Sunday, November 13, 2005

Community-based Ritual Abuse and the Hosanna Church Cult

According to the skeptics and the False Memory Foundation, there is little evidence of organized ritual abuse.

They're wrong.

One excellent source of empirical evidence is Cult and Ritual Abuse: Its History, Anthropology, and Recent Discovery in Contemporary America (Revised Edition) by James Randall Noblitt and Pamela Sue Perskin. The book has a chapter on the large body of evidence that has accumulated in the past decades. I highly recommend the book -- Noblitt and Perskin are not wild-eyed evangelists or overzealous anti-cult cops, but sober, reality-based writers (Noblitt is a secular psychologist).

Of particular interest to me, in light of my research into the Hosanna Church cult, was some research on what has been termed "community-based ritual abuse."

A study by Snow and Sorenson*, published in the Journal of Interpersonal Violence, presents evidence from interviews of 39 Utah children who were allegedly victims of five separate, neighborhood-based cults. The common characterstics were:

• Intrafamilial incest
• Forced sex
• Threats of violence
• Mulitiple locations of abuse
• Pornography
• Ingestion or other use of excrement
• Espousal of Satanic beliefs
• Use of occult paraphernelia
• Animal mutilation/killing
• Use of drugs

But what really caught my attention was this sentence:

"The abusers were generally viewed as respected members of the community and many were religious leaders."

Ring any bells?

The Hosanna Church cult is just another example of abusers working within a narrow template of ritualistic, violent, sexual behaviors. Why are the techniques listed above so common, even among disparate communities -- even countries?

Perhaps it's because those techniques work. And because they have been part of human knowledge -- particularly the knowledge of priests and shamans -- for aeons.

I'll be dealing with some ideas about the roots of ritual abuse, dissociation, and trauma-based conditioning in a future post. But in the meantime, when someone suggests that ritualistic abuse is an urban legend, point them to Noblitt and Perskin's book. The evidence is there, and it is impossible to refute.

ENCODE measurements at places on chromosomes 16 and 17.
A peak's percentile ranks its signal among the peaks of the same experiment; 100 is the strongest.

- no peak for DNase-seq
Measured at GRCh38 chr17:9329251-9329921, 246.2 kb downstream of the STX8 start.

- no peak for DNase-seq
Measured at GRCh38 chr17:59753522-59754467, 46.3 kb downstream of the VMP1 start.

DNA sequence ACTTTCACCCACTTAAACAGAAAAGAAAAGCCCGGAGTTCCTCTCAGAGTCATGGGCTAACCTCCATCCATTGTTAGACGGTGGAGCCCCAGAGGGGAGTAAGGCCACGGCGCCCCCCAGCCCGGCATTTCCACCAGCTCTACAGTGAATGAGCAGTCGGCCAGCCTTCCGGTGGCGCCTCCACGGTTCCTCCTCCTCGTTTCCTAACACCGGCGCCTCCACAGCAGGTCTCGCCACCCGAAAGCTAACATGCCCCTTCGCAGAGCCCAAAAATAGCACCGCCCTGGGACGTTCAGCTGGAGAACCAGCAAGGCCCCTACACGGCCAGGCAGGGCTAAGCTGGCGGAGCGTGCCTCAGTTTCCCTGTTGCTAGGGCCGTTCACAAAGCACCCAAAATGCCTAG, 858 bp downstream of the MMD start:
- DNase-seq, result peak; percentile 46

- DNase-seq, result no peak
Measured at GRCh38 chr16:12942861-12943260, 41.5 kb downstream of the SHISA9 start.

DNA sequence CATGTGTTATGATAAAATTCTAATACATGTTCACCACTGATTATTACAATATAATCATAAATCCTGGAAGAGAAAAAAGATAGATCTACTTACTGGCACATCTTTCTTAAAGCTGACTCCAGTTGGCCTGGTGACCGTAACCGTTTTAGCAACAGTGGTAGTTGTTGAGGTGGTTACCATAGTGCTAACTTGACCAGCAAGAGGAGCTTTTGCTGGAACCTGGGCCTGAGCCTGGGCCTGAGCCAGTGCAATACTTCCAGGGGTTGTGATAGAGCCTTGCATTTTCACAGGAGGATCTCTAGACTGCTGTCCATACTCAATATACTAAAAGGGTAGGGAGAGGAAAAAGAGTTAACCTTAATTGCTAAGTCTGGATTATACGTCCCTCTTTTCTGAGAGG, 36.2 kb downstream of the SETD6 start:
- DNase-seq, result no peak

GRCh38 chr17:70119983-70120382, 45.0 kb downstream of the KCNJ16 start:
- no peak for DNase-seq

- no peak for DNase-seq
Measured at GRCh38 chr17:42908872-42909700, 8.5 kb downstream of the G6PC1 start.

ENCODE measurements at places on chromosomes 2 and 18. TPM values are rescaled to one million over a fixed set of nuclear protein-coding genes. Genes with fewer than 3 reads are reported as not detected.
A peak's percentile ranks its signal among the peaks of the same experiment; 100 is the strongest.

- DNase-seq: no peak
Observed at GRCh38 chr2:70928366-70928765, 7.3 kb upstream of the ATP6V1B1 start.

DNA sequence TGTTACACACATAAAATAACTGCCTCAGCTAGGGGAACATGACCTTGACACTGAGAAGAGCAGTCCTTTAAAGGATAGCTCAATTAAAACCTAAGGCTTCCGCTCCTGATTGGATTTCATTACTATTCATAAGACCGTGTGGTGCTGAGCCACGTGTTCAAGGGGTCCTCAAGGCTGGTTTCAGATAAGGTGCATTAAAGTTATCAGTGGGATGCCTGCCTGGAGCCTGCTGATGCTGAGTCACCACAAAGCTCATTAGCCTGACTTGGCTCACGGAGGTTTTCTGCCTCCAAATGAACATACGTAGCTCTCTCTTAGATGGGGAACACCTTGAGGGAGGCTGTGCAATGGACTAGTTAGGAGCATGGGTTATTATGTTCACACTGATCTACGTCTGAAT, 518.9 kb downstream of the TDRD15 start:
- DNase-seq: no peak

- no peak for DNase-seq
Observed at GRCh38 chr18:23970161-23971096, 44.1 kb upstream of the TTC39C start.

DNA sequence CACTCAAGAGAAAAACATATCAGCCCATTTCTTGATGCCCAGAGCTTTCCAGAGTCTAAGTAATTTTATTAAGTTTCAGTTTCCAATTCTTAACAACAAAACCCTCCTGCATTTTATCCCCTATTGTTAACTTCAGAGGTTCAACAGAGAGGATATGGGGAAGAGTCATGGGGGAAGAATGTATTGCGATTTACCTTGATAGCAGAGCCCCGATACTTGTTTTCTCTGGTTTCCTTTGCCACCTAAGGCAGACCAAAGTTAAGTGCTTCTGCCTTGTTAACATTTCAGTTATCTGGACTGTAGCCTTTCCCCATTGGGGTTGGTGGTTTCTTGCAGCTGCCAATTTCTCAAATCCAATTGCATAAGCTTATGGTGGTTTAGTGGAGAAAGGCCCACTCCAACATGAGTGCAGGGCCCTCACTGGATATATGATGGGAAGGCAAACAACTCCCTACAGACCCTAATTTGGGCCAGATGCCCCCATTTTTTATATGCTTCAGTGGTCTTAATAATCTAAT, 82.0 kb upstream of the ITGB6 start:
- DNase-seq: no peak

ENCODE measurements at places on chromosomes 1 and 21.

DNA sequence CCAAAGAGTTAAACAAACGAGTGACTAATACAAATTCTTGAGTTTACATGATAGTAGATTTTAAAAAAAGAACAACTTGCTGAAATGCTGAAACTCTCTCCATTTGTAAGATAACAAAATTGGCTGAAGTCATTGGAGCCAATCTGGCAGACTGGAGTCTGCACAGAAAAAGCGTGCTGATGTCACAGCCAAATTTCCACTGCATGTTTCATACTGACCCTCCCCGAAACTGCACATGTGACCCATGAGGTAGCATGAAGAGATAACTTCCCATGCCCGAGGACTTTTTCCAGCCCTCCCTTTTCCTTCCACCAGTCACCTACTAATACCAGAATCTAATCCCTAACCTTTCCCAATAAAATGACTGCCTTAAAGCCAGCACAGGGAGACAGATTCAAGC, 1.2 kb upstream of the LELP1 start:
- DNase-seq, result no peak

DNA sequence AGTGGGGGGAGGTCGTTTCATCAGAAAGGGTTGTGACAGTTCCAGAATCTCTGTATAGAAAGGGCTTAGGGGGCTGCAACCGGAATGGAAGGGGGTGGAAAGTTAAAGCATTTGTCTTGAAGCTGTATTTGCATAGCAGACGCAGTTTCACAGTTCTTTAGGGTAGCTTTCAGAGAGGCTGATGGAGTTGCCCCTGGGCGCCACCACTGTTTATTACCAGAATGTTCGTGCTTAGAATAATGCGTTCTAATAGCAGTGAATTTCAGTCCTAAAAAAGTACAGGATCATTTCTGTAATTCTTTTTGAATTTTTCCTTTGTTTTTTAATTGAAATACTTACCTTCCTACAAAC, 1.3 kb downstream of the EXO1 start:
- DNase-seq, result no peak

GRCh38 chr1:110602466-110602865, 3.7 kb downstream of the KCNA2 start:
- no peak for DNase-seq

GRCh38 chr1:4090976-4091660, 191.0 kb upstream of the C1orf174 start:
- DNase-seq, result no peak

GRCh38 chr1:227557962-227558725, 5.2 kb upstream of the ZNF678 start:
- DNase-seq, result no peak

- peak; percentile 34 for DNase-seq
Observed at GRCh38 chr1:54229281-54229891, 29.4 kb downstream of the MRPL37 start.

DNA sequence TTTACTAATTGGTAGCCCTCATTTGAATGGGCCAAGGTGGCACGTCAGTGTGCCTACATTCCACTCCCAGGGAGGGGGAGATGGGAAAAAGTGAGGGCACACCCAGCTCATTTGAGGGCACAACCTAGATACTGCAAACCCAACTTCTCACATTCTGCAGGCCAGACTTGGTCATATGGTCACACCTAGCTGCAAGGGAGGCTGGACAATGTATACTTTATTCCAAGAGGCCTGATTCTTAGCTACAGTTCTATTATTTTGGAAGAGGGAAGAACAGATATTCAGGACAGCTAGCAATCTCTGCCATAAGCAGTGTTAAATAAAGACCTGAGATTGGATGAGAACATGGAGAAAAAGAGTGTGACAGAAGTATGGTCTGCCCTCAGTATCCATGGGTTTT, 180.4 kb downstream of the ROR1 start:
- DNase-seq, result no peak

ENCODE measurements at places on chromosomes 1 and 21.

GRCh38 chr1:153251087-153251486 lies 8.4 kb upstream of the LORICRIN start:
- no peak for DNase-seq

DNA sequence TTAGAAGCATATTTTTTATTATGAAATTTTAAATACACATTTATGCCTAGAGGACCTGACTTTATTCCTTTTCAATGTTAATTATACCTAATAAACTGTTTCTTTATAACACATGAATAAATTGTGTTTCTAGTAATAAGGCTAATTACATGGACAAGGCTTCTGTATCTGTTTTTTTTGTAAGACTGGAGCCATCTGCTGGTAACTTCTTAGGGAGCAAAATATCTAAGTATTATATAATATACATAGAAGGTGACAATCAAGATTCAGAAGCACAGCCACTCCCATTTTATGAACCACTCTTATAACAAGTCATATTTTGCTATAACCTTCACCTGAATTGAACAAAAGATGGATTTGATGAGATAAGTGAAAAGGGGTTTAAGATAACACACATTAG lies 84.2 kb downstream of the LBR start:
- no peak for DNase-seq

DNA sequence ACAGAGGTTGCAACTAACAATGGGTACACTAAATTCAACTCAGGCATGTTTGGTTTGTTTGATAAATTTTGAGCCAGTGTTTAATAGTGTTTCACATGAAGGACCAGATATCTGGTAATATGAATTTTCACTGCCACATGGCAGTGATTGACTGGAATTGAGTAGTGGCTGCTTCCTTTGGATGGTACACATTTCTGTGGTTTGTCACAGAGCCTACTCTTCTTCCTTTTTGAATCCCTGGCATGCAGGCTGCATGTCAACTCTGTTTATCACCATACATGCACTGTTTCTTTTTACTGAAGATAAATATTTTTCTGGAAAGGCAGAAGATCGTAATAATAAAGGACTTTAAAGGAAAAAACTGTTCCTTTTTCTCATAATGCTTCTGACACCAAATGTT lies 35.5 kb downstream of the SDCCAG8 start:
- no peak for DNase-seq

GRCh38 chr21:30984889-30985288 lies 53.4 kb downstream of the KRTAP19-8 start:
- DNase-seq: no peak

For more about the Hosanna Church cult (and the subsequent coverup), see parts 1, 2, 3, 4.


Snow, B. & Sorenson, T. (1990) Ritualistic child abuse in a neighborhood setting. Journal of Interpersonal Violence, 5, 474-487. (as cited in Noblitt and Perskin)


Blogger Old Gary said...

I wonder if this story will turn out like the McMartin trial in California.

12:47 PM  
Blogger Professor Pan said...

That's always a possibility.

In this case, however, if you go back and look at the statements by the police department, you'll find that the main perpetrator confessed. The confession is what started the inquiry.

There is also apparently a considerable bit of physical evidence, including videos and a journal of one of the alleged perpetrators.

As with most cases of RA, though, there are nagging details -- the possibility (not yet confirmed) that the man in charge of the investigation is also a Christian pastor and author of a book called "Living Under the Shadow." It's possible that the entire sheriff's department is composed of crusading evangelicals, and that the alleged cultists are all victims of an elaborate hoax.

On the other hand, I have been contacted by several residents of the area, and sources within the investigation. They have been very persuasive in convincing me that this case is not just a hoax, and that the Hosanna Church is the tip of a larger iceberg.

We'll see what develops.

2:29 PM  
Anonymous Anonymous said...

No developments yet?

6:21 AM  
Anonymous Anonymous said...

This was deemed not only a local event but an international occult event - per an investigator's conversation with one of the arrested.

2:38 AM  

Post a Comment

<< Home